From beginning to end this story was just loved. Every part, every character, every single piece of the storytelling was beloved by us. Dandy Darcy? We all wanted him. Turning this into a full novel? We were all down for it. If this was sold separately from the others? All willing to pay.

For all of us Rose really knocked it out of the park!

Couldn’t resist

So what did they think of the whole thing?

They loved it!

Yay!

Yes, they may not have liked every story or every interpretation of Darcy, but that is why they and I loved it. Each author tried to capture the spirit of the character and succeeded in creating their own versions of Darcy that have everything we love about him, yet at the same time not making any exactly the same. By doing this you have many different Darcys to choose from, insuring that you will find the one best suited for you.

We all thought they did a fantastic job in presenting “their” Darcy and highly recommend you read this book.

For more on The Darcy Monologues, go to The Darcy Monologues: Part II, Other Eras

For more on these authors and Christina Boyd, go to I Have Been Remiss, My Deepest Apologies to The Darcy Monologues

For more on my book club, go to Book Club Picks: The Undoing of Saint Silvanus

For more on The Darcy Monologuesgo to The Darcy Monologues: Part I, The Regency

For more on Pride & Prejudice, go to Read Jane Austen, Wear Jane Austen

For more Pride & Prejudice variations, go to Pride and Prejudice Paper Dolls

For more books based on Jane Austen, go to The Austen Series: Reason and Romance

And I just want to thank Christina Boyd for sending us these cute charms, we all loved them. I put mine on my bracelet right away and have been telling people about the book whenever they ask me about the charm.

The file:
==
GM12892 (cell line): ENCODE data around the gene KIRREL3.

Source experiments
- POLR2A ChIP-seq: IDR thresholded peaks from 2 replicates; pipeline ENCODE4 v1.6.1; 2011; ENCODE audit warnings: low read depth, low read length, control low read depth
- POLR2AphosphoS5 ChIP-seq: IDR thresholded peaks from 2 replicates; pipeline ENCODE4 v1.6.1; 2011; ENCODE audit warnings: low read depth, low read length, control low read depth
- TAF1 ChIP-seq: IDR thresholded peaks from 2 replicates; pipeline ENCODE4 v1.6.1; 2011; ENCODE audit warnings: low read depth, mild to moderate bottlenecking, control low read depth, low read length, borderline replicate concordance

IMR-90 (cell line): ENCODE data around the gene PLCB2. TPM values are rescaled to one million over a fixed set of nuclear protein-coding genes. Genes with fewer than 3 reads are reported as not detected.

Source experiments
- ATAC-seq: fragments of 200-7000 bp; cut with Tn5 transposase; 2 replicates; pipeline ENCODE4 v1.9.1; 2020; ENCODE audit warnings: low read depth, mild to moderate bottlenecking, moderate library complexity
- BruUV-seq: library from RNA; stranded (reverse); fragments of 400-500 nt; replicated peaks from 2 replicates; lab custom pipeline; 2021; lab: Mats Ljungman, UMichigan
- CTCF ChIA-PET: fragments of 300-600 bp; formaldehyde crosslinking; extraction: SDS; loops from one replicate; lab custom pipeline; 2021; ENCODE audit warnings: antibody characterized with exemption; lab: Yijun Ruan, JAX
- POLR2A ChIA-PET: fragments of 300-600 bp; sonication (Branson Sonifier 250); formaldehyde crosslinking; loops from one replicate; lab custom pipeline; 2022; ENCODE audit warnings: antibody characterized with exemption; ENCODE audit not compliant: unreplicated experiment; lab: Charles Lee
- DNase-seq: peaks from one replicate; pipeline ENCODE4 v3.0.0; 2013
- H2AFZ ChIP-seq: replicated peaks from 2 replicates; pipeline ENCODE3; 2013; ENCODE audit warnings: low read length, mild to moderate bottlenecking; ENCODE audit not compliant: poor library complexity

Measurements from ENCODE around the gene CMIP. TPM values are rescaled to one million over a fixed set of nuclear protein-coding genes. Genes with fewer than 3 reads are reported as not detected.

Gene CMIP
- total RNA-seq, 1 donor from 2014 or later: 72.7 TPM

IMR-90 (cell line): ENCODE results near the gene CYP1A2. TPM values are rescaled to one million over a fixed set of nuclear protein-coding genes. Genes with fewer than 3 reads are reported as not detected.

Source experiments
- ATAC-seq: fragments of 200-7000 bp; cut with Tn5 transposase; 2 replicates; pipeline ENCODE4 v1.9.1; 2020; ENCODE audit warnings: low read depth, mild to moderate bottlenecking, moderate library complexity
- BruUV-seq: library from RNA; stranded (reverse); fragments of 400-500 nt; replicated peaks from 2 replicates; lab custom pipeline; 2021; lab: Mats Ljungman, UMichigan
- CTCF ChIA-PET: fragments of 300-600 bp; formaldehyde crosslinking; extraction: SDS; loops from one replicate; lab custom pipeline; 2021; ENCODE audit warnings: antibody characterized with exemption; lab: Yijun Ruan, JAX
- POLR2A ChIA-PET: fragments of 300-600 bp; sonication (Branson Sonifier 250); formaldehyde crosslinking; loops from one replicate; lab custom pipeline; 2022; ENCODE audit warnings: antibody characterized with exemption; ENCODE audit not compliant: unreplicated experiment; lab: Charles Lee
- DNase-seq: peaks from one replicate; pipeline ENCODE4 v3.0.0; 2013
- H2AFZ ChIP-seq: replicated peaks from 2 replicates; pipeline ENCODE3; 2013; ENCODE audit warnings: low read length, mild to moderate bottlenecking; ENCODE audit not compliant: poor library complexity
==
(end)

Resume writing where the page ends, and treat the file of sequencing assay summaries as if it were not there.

Aunt Neal’s Old-Fashioned Tea Cakes

Thoughts Before Cooking:

This recipe comes from my sister blog, MysteriousEats.wordpress.com. I like to include ay recipes that go well with tea and books.

Even though Christmas is eight months away, I don’t care. I’m making them anyway.

Truth be told I don’t

Background on the Cookie:

“These delicious tea cakes were made by an Aunt Cornelia (“Neal) on special occasions and holidays, using hand-churned butter and eggs she gathered from the hen-house. This southern Georgia version dates back to the turn of the twentieth century. “

**Dough has to be chilled**

Ingredients:

  • 1 Cup of Butter, Softened
  • 1 Cup of Granulated (White) Sugar
  • 1 Large Egg, Lightly Beaten
  • 1 Teaspoon of Vanilla Extract
  • 3 Cups of All-Purpose Flour
  • 1 Teaspoon of Baking Powder
  • 1/2 Teaspoon of Baking Soda
  • 1/2 Teaspoon of Salt
  • 1/2 Cup of Milk
  • White Sparkling Sugar

Directions:

  1. Beat the butter at medium speed with an electric mixer until creamy.
  2. Add one cup of sugar, beating well.
  3. Add the egg and vanilla; beat well.
  4. In a separate bowl: combine flour, baking powder, baking soda, and salt.
  5. Add the flour mixture and the milk to butter mixture, alternating between the two. Begin with adding half the flour mixture, then add the milk, and finish with adding the flour mixture.
  6. Mix at a low speed after each addition, until just blended.
  7. Shape dough into two discs.
  8. Wrap the discs in wax paper and chill for at least one hour.
  9. After having chilled, preheat the oven to 400 degrees F.
  10. Roll each disc to 1/4 inch thickness on a floured surface.
  11. Cut with a 3.5 inch round cookie cutter; and place one inch apart on lightly greased baking sheets.
  12. Sprinkle with sparkling sugar.
  13. Bake for 7-8 minutes or until lightly browned.
  14. Cool for one minute and then remove to wore racks to cool.
  15. Makes about two dozen.